I simply loved this book. Revelator is not for the fainthearted: it’s terrifying on several levels. Without spoiling anything, I can share that there was one scene during which I had to choose between my book and the sandwich I was eating. The narrative is grounded beautifully in the headspace of the main character, Stella, which means that there are sometimes perspectives on race and culture that might belong in the unexamined thoughts of a young white girl in Tennessee in the 1930’s; meanwhile, adult Stella’s perspectives on those matters reflect the way those perspectives can change with time. This is true of the entire book at large: through the story of young Stella and adult Stella, the reader gets to see the way thoughts, feelings, and beliefs can evolve as one gains different perspectives on the world. This is true of religion, love, family, and -- in one of the most staggering plot twists I’ve ever encountered -- the very nature of oneself.

Brassy, exhilarating, intricate.

Take Me With You When You Go

by David Levithan and Jennifer Niven

Subject: You. Missing.

Ezra Ahern wakes up one day to find his older sister, Bea, gone. No note, no sign, nothing but an email address hidden somewhere only he would find it. Ezra never expected to be left behind with their abusive stepfather and their neglectful mother--how is he supposed to navigate life without Bea?

Bea Ahern already knew she needed to get as far away from home as possible. But a message in her inbox changes everything, and she finds herself alone in a new city -- without Ez, without a real plan -- chasing someone who might not even want to be found.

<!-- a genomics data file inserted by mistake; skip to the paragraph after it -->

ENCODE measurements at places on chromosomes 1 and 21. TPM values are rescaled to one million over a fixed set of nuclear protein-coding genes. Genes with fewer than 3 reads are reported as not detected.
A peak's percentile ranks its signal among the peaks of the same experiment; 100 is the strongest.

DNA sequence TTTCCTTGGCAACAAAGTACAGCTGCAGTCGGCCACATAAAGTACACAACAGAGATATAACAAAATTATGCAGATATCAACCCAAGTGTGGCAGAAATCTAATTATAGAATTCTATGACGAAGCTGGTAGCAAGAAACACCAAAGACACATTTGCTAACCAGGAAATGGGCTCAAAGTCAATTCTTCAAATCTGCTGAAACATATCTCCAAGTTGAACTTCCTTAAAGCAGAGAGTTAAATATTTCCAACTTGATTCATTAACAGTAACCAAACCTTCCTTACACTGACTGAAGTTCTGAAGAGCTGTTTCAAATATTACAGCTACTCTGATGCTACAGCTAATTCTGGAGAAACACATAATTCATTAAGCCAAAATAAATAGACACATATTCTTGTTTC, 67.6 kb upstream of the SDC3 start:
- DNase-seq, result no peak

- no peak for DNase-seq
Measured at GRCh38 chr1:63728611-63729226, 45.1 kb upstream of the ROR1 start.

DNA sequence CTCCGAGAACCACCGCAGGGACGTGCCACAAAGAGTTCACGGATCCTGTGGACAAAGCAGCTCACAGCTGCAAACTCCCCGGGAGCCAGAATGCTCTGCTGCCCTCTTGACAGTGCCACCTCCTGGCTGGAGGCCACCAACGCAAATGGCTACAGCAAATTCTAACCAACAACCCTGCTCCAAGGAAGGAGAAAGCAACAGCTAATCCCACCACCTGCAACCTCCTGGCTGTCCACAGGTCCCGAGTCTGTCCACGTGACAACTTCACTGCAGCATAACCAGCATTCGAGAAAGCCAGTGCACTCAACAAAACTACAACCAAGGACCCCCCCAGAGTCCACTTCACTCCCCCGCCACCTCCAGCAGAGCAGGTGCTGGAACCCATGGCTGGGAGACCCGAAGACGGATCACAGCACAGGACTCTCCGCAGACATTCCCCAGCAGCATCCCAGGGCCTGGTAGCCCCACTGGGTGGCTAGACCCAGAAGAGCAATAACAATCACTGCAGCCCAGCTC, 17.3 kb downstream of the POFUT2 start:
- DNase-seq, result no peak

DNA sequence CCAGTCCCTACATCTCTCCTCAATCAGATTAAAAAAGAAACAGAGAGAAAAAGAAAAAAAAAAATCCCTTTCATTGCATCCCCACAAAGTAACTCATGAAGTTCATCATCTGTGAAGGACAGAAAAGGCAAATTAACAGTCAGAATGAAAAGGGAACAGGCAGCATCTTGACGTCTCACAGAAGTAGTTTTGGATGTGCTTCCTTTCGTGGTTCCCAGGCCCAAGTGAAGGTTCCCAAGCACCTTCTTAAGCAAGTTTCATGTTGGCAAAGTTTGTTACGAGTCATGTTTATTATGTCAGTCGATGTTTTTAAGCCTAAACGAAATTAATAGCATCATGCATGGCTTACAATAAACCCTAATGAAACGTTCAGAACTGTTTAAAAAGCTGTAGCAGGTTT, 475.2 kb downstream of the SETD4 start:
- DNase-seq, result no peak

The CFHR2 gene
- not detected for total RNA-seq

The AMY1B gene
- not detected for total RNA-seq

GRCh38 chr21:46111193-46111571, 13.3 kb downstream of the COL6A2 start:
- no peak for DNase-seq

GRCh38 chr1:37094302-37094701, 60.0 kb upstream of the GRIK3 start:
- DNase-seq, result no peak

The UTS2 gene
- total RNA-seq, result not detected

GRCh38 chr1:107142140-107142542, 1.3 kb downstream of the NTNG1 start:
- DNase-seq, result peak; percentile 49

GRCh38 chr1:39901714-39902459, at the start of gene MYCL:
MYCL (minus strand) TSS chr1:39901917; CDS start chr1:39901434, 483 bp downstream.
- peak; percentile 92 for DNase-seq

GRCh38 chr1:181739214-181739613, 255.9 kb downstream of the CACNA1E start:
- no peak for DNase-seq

As things unravel at home for Ezra, Bea will confront secrets about their past that will forever change the way they think about their family. Together and apart, broken by abuse but connected by love, this brother and sister must learn to trust themselves before they can find a way back to each other.

I listened to the audiobook of Take Me With You When You Go and I strongly recommend it. Read by a full cast, the audiobook narrators bring beautiful performances that are rich and dynamic. The narrative isn’t a simple one, and at every moment that the story could take an easy turn, it takes a hard one. Readers who prefer to avoid depictions and discussion of physical, verbal, and emotional abuse should proceed with caution; this book handles those issues with intense honesty and profound compassion.

Tender, powerful, confrontational.


If you haven’t already, I hope you’ll consider subscribing to this newsletter. The paid subscriber community is a wonderful and supportive one, and we’re spending 2021 finding new ways to stay connected and share experiences. You can also find a list of my favorite reads of the year so far here.

You can also buy my newest book! Purchase The Echo Wife wherever books are sold. Or find the first issue of my debut comic miniseries EAT THE RICH at your local comic book shop or at the BOOM! Studios webstore. If you prefer a digital copy, you can find one at comiXology, Google Play, Kindle, and Apple Books.

Tomorrow (that’s Thursday, September 2nd), you can join me and Mark Tiedemann in conversation with Daryl Gregory about his book Revelator! We’re being hosted by Left Bank Books on Facebook Live, simulcast on YouTube, at 7pm CT.

In the meantime, care for yourself and the people around you. Believe that the world can be better than it is now. Never give up.

—Gailey